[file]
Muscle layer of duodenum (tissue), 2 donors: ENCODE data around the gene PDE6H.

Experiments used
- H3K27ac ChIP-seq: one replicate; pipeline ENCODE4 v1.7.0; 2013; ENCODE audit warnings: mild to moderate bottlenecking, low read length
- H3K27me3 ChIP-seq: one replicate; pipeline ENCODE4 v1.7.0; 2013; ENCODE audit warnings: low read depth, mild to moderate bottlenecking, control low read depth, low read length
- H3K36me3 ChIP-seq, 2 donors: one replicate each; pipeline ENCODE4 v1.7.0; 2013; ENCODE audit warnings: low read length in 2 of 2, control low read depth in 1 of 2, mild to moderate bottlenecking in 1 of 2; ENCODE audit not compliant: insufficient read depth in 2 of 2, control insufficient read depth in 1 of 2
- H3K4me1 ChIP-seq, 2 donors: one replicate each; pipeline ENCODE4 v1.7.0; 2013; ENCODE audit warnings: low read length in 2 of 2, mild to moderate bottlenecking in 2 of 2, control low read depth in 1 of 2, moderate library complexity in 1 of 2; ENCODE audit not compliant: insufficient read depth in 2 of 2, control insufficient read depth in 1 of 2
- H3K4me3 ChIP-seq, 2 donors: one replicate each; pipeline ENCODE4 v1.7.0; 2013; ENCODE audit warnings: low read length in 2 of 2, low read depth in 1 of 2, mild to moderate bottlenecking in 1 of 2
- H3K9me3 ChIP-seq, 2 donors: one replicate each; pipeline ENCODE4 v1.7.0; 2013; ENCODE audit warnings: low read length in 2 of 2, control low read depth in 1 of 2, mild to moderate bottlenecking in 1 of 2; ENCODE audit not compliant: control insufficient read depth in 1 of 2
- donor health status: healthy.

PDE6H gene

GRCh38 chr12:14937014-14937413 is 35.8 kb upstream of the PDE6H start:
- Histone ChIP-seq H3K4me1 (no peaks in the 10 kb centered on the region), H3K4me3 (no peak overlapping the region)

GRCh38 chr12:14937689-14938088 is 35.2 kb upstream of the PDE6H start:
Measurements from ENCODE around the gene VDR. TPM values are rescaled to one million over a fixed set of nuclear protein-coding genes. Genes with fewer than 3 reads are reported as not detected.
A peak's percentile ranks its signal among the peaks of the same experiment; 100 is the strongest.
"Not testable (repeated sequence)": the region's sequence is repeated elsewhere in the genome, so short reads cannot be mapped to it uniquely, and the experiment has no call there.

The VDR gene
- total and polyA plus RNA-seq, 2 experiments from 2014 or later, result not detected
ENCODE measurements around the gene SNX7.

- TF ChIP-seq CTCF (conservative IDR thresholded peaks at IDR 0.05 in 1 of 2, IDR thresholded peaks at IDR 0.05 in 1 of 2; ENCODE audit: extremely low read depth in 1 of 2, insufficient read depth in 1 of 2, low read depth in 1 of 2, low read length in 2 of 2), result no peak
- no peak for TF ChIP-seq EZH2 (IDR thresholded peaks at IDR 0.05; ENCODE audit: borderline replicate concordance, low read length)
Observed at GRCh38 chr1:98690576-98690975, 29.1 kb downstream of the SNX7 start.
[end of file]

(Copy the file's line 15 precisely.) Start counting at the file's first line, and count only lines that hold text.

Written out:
A peak's percentile ranks its signal among the peaks of the same experiment; 100 is the strongest.